She knew that the people who read her blog were not the same people who attended her diversity workshops. During her talks, she said: “America has made great progress for which we should be very proud.” In her blog she wrote: Racism should never have happened and so you don’t get a cookie for reducing it.
This quote is just one of the great insights into race relations that the protagonist, Ifemelu, posted on her blog, written primarily for the non-American black, which she herself is, having come to the US from Nigeria.
The novel begins with Ifemelu thinking about her blog when on the way to a hair appointment. I mention the hair appointment because hair is a theme that runs throughout the narrative. It’s a metaphor for the life of a black immigrant in America and a surprisingly good one. It highlighted the lengths that are sometimes necessary for people to go to to fit in and be accepted.
At its core this novel is a love story, although not a typical one. The narrative moves back and forward through time describing Ifemelu’s adolescence in Nigeria and her developing relationship with Obinze, a boy she meets locally. Her family, friends and other’s occupy more than just a guest spot. They’re expertly described and add to this rich narrative.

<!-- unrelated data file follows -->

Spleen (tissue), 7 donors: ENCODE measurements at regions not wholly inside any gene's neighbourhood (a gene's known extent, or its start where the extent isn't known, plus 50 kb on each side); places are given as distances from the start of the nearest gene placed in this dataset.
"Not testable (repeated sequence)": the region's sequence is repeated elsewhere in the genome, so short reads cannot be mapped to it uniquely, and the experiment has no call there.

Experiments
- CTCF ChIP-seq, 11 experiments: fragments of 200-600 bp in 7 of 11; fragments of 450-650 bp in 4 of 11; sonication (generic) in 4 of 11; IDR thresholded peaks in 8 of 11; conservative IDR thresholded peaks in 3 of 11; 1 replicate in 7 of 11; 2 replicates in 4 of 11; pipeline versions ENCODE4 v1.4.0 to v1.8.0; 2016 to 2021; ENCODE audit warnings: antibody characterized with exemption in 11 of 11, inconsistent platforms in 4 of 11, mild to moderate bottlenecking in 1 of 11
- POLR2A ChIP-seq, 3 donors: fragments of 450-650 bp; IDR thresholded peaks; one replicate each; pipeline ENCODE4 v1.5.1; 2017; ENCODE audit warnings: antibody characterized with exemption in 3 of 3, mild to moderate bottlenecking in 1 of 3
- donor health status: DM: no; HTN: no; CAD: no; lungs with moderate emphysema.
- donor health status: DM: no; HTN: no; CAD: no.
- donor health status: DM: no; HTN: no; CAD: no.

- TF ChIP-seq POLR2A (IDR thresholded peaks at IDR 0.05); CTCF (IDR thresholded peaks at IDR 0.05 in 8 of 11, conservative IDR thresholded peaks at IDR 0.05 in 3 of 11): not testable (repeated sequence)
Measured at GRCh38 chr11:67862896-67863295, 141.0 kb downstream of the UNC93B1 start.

This novel isn’t just a story about Ifemeu but also charts the early life of Obinze, her soon-to-be boyfriend. Granted, there are more chapters from the POV of Ifemelu, but we get a fair amount told by Obinze, which brought authenticity and objectiveness to the novel.
For me this book was as close to perfect as it’s possible to get in a novel. The prose flowed in a way that made it a joy to read and the characters were written with such expertise that regardless of fault I fell in love with them.
I plan to read everything I can get my hands on from this author and highly recommend that you do the same.